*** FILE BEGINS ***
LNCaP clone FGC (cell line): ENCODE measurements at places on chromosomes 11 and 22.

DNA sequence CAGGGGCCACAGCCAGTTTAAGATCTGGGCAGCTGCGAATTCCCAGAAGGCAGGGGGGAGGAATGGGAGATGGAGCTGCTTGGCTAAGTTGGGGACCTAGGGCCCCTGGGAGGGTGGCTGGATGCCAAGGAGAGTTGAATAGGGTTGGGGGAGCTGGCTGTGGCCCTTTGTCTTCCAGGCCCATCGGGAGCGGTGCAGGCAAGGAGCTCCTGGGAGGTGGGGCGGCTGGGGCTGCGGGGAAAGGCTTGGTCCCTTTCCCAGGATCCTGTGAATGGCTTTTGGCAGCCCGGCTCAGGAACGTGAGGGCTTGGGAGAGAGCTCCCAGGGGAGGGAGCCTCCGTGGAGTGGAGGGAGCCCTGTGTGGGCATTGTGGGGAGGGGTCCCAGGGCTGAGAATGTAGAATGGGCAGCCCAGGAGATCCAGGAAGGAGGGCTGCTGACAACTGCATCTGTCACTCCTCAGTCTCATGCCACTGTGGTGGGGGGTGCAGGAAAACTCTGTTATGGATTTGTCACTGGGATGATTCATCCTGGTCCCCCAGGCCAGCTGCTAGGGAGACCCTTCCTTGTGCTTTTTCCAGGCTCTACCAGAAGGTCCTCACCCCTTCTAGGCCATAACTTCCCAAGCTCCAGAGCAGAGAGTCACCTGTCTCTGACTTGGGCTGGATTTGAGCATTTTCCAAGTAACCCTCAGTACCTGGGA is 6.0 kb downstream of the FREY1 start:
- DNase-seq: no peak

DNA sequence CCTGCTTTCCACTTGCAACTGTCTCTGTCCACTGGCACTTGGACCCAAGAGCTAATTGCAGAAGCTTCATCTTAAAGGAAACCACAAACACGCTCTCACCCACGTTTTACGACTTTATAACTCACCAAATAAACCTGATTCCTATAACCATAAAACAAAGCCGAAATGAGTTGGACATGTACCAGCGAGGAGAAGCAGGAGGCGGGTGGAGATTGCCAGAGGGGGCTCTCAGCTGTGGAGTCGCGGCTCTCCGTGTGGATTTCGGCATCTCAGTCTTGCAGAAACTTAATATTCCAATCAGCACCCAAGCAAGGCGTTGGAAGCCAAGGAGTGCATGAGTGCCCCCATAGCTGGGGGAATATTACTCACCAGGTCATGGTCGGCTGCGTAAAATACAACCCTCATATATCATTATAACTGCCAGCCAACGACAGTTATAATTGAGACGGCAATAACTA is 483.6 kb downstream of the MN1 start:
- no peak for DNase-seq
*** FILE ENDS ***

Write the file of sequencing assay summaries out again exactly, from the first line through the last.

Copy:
LNCaP clone FGC (cell line): ENCODE measurements at places on chromosomes 11 and 22.

DNA sequence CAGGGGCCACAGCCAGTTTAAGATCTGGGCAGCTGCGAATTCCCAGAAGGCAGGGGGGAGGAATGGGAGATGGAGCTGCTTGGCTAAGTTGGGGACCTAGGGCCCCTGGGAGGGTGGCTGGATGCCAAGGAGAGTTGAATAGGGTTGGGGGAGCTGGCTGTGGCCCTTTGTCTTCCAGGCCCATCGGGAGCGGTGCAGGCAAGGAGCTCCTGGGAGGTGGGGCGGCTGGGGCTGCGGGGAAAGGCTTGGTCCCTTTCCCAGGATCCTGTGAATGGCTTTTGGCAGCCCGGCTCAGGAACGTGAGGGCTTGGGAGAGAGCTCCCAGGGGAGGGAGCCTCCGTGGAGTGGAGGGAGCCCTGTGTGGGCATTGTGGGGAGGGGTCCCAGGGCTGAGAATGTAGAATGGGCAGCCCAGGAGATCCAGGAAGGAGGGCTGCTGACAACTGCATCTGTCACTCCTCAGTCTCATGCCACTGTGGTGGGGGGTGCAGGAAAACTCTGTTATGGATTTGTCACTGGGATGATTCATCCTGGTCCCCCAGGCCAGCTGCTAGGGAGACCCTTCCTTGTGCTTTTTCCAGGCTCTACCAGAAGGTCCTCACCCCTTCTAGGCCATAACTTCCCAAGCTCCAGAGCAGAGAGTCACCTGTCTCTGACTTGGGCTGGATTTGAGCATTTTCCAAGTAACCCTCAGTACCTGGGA is 6.0 kb downstream of the FREY1 start:
- DNase-seq: no peak

DNA sequence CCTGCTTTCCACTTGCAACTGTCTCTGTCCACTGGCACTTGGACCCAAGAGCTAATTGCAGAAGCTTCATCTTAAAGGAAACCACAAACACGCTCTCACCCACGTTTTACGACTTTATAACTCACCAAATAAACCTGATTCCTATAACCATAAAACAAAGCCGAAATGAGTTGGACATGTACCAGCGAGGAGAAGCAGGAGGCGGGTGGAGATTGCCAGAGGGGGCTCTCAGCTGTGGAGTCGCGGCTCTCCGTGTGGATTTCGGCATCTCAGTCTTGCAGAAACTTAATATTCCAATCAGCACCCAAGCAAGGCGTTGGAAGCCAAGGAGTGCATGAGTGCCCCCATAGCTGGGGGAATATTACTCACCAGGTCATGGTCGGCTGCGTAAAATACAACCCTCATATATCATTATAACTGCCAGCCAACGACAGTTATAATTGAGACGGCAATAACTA is 483.6 kb downstream of the MN1 start:
- no peak for DNase-seq